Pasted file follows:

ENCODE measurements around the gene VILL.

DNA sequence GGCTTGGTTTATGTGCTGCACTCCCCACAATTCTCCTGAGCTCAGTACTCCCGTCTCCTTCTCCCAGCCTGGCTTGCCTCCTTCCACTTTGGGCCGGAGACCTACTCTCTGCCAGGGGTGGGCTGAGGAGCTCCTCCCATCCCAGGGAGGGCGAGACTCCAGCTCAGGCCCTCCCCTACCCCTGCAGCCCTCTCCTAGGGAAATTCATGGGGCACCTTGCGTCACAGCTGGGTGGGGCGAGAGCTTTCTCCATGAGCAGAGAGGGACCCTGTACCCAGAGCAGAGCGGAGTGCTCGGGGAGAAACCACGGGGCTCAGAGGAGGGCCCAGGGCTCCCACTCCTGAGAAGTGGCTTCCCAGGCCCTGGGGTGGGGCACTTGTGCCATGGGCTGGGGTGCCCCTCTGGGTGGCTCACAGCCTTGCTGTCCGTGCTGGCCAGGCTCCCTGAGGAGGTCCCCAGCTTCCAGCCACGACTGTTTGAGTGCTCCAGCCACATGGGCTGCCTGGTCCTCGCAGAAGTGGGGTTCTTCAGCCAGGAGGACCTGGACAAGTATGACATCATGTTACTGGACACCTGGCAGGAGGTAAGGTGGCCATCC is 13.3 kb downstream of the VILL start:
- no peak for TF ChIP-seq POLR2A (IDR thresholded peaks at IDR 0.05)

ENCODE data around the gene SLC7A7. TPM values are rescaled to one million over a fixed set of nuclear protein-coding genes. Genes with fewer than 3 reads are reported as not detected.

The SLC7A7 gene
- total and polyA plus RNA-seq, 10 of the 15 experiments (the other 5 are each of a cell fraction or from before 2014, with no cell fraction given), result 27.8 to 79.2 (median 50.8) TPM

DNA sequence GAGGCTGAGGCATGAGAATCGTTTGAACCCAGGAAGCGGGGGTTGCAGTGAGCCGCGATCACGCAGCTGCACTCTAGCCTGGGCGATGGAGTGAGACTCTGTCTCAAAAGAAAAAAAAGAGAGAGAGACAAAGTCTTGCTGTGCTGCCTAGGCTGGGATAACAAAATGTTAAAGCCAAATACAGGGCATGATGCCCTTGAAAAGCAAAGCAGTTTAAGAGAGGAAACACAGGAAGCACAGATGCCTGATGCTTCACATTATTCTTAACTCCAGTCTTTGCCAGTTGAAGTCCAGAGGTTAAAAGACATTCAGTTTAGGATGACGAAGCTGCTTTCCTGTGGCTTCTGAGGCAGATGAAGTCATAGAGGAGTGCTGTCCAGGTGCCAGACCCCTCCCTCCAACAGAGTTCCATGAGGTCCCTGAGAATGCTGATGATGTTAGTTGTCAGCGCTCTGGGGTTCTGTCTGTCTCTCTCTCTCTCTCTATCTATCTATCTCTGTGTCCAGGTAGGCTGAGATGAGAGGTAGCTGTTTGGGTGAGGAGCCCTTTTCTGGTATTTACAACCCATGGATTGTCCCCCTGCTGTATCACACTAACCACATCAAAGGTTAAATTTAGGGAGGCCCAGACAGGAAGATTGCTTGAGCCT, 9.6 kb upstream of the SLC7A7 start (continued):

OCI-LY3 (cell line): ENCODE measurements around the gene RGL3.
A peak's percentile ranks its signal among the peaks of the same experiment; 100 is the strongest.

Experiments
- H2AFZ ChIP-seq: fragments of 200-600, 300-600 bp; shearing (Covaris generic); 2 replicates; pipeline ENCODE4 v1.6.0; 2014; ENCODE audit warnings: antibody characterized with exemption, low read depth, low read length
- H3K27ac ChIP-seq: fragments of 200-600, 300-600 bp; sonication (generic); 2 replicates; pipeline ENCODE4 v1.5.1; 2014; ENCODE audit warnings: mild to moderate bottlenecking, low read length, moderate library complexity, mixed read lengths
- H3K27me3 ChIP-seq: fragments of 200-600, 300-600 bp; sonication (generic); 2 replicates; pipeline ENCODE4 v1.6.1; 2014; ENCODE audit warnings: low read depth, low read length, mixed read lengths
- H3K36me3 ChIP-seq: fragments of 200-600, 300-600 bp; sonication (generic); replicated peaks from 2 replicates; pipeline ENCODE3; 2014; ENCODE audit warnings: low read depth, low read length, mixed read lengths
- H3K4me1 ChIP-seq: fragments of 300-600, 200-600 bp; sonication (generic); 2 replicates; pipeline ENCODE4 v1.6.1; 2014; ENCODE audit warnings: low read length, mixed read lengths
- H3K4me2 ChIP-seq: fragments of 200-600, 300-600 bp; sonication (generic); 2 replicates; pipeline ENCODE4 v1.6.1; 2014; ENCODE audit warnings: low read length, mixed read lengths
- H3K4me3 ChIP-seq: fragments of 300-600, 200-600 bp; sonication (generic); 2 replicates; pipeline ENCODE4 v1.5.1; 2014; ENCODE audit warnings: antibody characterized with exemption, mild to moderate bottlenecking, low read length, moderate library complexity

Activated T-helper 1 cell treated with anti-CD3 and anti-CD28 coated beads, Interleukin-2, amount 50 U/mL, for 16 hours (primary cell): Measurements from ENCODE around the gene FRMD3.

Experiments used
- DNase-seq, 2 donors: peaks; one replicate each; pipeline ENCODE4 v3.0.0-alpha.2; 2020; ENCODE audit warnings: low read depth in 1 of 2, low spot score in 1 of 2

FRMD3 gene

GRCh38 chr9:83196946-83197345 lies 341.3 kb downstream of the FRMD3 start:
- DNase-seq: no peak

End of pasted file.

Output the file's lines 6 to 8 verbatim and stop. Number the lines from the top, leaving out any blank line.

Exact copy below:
- total and polyA plus RNA-seq, 10 of the 15 experiments (the other 5 are each of a cell fraction or from before 2014, with no cell fraction given), result 27.8 to 79.2 (median 50.8) TPM

DNA sequence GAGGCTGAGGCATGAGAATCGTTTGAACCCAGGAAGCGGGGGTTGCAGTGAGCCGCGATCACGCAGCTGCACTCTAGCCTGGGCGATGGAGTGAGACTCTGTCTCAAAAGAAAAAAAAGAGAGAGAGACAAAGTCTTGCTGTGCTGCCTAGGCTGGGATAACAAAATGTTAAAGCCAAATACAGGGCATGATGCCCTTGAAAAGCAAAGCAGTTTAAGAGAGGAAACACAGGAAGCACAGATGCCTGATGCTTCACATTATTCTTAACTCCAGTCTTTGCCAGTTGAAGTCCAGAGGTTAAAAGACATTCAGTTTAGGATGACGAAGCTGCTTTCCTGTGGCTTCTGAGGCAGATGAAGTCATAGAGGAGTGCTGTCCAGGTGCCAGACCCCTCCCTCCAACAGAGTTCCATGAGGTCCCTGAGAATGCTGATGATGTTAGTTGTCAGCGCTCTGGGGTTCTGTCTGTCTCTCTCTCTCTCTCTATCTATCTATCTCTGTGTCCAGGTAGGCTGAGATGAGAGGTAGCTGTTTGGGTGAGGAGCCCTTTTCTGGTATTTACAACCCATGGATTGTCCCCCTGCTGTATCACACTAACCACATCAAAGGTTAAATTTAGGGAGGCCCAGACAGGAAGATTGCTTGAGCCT, 9.6 kb upstream of the SLC7A7 start (continued):

OCI-LY3 (cell line): ENCODE measurements around the gene RGL3.